Microbial Foods and Biology

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Dear Organic Soil Solutions customer:

Today, we applied microbial foods and biology to the soil that supports your lawn.  The soil is a living breathing place with air, water and billions of micro-organisms breaking things down and building things up.

I am amazed.  A few weeks ago the flower beds behind my house were leaves and stubble.  Things warmed up a little and green plants emerged.  Last week they were 5 feet tall and red flowers popped out.  The very next day, the hummingbirds were there, flitting around and gathering nectar.  Now, I know they’ve been hanging around waiting for the flowers, but I like to think they were struggling mightily all the way from Central America with visions of my back yard in their tiny heads and an ETA of when the Murray’s bee balm blooms.  Now the milkweeds are taking off and the Monarchs will be cruising in from Mexico.  These guys are truly citizens of the world.

Of course, it all starts in the soil.  The weather warms up, the bacteria, fungi and protozoa start running around like crazy, converting nutrients that the plants are begging for.  The more nutrients, biology and organic matter in the soil, the better things go for the plants.  That is why we are replenishing biology and nutrients now.  That is why our soil drench program for perennial beds is so effective.  We inject nutrients into the root zone of perennial and flower beds with a ‘feed needle’ from a truck sprayer.  Of course, the best way to improve poor soil in the lawn is with core aeration and compost top dressing.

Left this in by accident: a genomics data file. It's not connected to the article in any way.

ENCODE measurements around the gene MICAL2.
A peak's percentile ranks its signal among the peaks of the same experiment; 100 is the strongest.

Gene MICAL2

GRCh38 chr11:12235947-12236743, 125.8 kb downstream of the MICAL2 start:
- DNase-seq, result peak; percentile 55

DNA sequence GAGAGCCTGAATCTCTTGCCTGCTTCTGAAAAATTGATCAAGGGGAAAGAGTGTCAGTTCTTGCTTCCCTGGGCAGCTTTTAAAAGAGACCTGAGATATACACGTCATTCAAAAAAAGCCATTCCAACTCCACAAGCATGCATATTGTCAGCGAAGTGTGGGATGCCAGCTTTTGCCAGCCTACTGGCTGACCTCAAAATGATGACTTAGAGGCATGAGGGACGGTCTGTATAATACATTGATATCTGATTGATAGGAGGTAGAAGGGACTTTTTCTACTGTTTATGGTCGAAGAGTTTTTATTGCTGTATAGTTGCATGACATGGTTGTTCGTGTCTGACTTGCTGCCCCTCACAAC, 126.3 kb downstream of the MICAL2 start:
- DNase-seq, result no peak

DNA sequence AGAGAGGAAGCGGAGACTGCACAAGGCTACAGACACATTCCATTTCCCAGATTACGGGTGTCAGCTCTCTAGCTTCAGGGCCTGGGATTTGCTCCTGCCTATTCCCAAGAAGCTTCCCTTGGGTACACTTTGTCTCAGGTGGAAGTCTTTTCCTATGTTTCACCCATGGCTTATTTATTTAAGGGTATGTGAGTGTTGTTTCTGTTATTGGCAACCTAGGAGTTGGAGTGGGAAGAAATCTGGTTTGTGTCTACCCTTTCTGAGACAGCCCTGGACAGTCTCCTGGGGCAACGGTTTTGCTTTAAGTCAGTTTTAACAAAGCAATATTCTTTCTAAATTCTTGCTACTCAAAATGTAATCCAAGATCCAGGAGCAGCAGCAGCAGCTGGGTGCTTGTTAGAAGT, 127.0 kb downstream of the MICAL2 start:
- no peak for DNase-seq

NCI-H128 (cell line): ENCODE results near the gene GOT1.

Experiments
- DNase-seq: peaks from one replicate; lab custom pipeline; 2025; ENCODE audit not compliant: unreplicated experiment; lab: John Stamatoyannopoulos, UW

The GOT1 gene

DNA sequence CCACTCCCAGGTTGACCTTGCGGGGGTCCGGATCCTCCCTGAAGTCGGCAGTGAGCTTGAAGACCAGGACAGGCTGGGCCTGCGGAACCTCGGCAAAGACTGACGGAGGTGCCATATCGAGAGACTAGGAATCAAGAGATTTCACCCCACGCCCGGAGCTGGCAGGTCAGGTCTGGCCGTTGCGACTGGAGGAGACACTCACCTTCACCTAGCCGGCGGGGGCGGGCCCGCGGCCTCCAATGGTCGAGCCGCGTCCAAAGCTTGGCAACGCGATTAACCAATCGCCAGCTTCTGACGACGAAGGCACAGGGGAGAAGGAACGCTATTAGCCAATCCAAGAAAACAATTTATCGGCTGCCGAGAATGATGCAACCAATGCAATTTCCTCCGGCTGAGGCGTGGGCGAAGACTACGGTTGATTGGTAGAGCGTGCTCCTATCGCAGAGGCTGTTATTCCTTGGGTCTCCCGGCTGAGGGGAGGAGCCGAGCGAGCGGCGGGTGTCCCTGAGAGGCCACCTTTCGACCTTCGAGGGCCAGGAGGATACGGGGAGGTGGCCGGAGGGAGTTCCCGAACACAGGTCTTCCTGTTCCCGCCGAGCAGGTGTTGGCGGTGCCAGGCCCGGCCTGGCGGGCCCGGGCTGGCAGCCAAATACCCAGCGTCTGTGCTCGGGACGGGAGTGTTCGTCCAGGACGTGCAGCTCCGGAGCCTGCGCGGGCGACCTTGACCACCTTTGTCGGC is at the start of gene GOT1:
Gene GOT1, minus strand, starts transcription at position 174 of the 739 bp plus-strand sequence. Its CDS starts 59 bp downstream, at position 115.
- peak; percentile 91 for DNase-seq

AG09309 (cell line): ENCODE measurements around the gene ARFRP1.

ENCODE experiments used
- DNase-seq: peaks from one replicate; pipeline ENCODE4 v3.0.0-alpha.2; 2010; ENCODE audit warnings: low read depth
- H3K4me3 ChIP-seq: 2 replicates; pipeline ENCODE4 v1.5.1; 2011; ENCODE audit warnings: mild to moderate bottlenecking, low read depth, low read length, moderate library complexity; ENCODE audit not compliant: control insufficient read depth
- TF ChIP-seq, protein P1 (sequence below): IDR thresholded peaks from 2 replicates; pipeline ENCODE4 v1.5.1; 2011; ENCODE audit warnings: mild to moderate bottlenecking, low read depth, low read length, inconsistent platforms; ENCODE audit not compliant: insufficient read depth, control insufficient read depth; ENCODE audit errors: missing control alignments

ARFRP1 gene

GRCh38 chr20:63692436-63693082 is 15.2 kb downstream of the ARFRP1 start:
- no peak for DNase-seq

The drought is upon us and as Thomas Payne said, “These are the times that try men’s soils”, not to mention their irrigation systems.  I keep seeing brown, stressed areas in lawns where the soil is bone dry and dusty, next to green areas with soil that is moist.  People say they are watering plenty.  I mentioned this to Mike Greenfield of Corbett Irrigation and he had these observations:

  • The recent heat and lack of rain results in plant/turf stress if both irrigation and proper soil structure are not present.
  • We find too often that contactors just don’t know how to properly design systems.  Although water comes out of each head and everything looks wet, it does not mean it is watering efficiently and correctly.  It will still work well enough to appear to water everything, germinate seed, or keep the lawn green in cooler temps.  However, when the weather turns hot and dry like it is now, you really get to see how well a system works.
  • The deeper and better the soil, the less you will need the irrigation.  This will result in less money being spent on water and maintenance in the future.


Mike Murray